Refugee Resettlement Programs Allow Public Health Screenings

Testimony by Geoffrey Erwin, MD

Senate Veteran Affairs and Border Security
Senate Bill 260 by Sen. Huffines
Texas Medical Association

March 29, 2017

Good afternoon, Chair Campbell and members of the committee. My name is Dr. Geoffrey Erwin. I am an obstetrician and gynecologist, and I am representing the more than 50,000 physician and medical students of the Texas Medical Association (TMA). TMA appreciates the opportunity to provide comments on Senate Bill 260 by Sen. Don Huffines that abolishes the Office of Immigration and Refugee Affairs and the Governor’s Advisory Committee on Immigration and Refugees. TMA is opposed to SB 260 because of our deep concern that Texas needs dedicated, informed public personnel and private citizens with expertise on the issues of immigration and refugee affairs in Texas. 

Texas has long been a leader in federal and state efforts to support refugees — predominantly women and children — and Texas physicians have worked in their communities to provide for the health care needs of refugees who come to our state. Physicians need for Texas to maintain a strong structure to coordinate services for children and families who flee violence and persecution in their countries. We were disappointed in the state’s decision to opt out of the Federal Refugee Resettlement Program at the end of 2016 due to the complications this presents our public health system.

TMA physicians voluntarily responded to the unprecedented events during the summer of 2014, when thousands of unaccompanied minors and families entered Texas without legal documentation. For many weeks, dozens of physicians from across the state worked with local charitable organizations and other volunteers and public health officials to provide health screening for arriving children and adults. This was a public health crisis.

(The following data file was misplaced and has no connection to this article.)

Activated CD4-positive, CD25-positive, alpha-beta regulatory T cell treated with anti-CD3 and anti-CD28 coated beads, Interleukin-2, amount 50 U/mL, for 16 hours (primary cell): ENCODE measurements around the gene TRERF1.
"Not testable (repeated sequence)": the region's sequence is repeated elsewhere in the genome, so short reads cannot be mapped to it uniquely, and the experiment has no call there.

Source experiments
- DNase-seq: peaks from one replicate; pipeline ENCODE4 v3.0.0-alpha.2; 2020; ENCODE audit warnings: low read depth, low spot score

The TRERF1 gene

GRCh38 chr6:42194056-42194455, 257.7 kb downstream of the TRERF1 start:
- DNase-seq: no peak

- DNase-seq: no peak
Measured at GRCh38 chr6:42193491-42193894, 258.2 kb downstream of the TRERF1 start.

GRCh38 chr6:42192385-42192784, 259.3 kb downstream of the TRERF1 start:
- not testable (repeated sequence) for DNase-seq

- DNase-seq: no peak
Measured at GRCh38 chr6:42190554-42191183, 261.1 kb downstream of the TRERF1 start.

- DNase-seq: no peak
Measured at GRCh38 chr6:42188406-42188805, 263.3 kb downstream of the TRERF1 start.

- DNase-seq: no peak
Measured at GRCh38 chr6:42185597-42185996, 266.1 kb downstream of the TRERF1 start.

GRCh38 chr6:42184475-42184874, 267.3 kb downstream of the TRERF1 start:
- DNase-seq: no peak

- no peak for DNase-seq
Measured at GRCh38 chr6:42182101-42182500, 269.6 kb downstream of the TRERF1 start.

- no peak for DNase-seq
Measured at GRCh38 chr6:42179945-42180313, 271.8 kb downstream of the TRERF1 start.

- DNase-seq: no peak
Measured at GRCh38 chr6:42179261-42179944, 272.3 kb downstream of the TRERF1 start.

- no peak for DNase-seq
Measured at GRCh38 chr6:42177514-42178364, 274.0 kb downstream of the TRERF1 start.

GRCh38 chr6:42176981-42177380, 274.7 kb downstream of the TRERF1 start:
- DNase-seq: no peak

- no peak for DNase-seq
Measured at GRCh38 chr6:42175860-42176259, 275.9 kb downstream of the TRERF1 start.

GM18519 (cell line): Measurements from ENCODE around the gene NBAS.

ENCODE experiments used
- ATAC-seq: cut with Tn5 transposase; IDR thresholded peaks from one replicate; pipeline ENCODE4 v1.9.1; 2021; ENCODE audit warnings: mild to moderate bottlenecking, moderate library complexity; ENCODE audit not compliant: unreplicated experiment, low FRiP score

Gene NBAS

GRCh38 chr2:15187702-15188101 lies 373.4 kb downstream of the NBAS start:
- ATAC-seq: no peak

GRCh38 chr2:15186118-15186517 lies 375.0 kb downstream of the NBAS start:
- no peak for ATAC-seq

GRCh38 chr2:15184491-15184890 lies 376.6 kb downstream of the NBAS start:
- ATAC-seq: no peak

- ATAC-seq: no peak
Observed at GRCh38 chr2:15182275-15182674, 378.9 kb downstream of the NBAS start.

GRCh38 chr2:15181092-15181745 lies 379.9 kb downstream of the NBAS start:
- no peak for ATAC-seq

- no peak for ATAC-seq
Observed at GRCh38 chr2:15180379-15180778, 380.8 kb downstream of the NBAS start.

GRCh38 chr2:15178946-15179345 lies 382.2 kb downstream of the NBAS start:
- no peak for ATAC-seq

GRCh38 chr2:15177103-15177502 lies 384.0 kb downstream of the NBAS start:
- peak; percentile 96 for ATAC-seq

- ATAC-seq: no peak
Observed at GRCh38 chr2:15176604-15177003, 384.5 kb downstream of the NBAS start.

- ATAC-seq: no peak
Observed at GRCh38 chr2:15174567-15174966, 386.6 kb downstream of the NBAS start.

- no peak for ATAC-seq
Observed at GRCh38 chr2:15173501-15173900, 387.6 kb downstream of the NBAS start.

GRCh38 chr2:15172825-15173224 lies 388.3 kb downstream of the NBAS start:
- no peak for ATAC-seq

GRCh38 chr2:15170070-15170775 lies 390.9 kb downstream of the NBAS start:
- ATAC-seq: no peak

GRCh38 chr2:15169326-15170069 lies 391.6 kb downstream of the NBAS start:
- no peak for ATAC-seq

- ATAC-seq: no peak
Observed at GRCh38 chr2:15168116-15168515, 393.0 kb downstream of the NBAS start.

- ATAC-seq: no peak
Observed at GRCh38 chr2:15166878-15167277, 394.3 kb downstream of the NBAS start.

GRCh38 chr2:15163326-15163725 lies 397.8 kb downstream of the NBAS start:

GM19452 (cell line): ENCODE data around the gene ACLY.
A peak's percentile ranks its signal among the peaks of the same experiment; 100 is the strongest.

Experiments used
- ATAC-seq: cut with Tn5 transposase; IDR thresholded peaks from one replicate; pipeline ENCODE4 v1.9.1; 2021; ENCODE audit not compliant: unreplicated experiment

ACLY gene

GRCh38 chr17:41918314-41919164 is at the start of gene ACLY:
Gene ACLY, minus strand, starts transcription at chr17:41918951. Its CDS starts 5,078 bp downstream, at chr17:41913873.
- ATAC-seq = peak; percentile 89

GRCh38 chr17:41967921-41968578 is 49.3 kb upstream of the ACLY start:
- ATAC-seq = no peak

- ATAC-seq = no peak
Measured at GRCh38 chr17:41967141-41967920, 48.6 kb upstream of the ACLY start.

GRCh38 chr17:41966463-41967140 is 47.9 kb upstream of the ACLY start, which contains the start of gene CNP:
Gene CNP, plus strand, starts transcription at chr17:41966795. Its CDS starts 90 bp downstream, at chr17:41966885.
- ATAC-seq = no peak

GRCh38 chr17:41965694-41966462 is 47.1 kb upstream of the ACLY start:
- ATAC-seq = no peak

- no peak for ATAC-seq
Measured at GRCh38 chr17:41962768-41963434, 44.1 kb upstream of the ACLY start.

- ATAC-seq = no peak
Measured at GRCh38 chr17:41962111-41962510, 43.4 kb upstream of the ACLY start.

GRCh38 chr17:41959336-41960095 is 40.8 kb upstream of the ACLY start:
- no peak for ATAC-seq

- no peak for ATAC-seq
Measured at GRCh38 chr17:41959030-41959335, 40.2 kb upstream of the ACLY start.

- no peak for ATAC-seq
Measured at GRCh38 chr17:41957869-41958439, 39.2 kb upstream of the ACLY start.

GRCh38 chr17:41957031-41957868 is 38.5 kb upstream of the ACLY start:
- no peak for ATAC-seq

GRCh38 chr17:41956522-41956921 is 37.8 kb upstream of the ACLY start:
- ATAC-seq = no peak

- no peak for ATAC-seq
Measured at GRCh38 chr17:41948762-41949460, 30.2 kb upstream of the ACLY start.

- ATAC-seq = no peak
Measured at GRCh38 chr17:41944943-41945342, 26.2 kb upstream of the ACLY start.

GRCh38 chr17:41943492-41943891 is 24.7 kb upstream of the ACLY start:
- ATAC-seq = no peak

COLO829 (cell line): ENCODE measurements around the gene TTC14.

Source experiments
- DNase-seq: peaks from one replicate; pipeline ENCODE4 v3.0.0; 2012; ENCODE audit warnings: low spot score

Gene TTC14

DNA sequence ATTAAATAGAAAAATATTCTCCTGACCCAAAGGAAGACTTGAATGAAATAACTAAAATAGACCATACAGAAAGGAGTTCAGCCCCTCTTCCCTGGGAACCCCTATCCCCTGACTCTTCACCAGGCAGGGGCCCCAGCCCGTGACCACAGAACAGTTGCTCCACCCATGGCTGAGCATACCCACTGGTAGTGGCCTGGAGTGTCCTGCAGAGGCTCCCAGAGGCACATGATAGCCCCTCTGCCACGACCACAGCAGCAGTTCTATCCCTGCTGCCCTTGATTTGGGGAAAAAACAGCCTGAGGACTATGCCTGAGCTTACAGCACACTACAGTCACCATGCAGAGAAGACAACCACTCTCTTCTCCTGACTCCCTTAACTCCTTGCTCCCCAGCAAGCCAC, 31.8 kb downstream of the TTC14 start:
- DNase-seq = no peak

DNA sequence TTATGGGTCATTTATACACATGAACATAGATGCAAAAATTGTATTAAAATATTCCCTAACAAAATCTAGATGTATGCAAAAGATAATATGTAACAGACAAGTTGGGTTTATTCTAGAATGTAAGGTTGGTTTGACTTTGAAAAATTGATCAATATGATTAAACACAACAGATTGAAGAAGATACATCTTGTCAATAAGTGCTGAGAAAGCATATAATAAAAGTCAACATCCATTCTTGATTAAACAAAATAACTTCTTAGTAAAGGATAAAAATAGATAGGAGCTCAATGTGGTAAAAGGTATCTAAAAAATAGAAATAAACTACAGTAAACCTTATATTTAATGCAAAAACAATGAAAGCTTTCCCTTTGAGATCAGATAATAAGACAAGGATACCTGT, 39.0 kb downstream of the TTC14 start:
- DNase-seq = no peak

Our members also serve legal refugees who settle in diverse communities across the state. These include victims of human trafficking, who, along with many other refugees residing in Texas, have suffered great trauma. This is a particular concern for young children and adolescents, whose traumatic experiences in early life are likely to affect their physical and mental health into adulthood. As you know, management of mental health issues is complex and can be even more costly if not addressed as early as possible.  

We understand the state’s responsibility for addressing public safety and security, but Texas can be confident in the effectiveness and management of the state’s refugee resettlement activities. The state’s office of refugee resettlement has performed well. We have a long-established public/private partnership that has been working for decades in dozens of Texas communities to help resettle  refugees. As our federal government seeks to address public concerns with refugee programs, we encourage you to retain the state structure for refugee resettlement in anticipation of reorganizing  these activities and provide needed public health leadership and coordination.

We urge you to oppose Senate Bill 260, and we stand ready to work with the chair and this committee on future immigration and refugee resettlement public health efforts.

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Last Updated On

March 30, 2017

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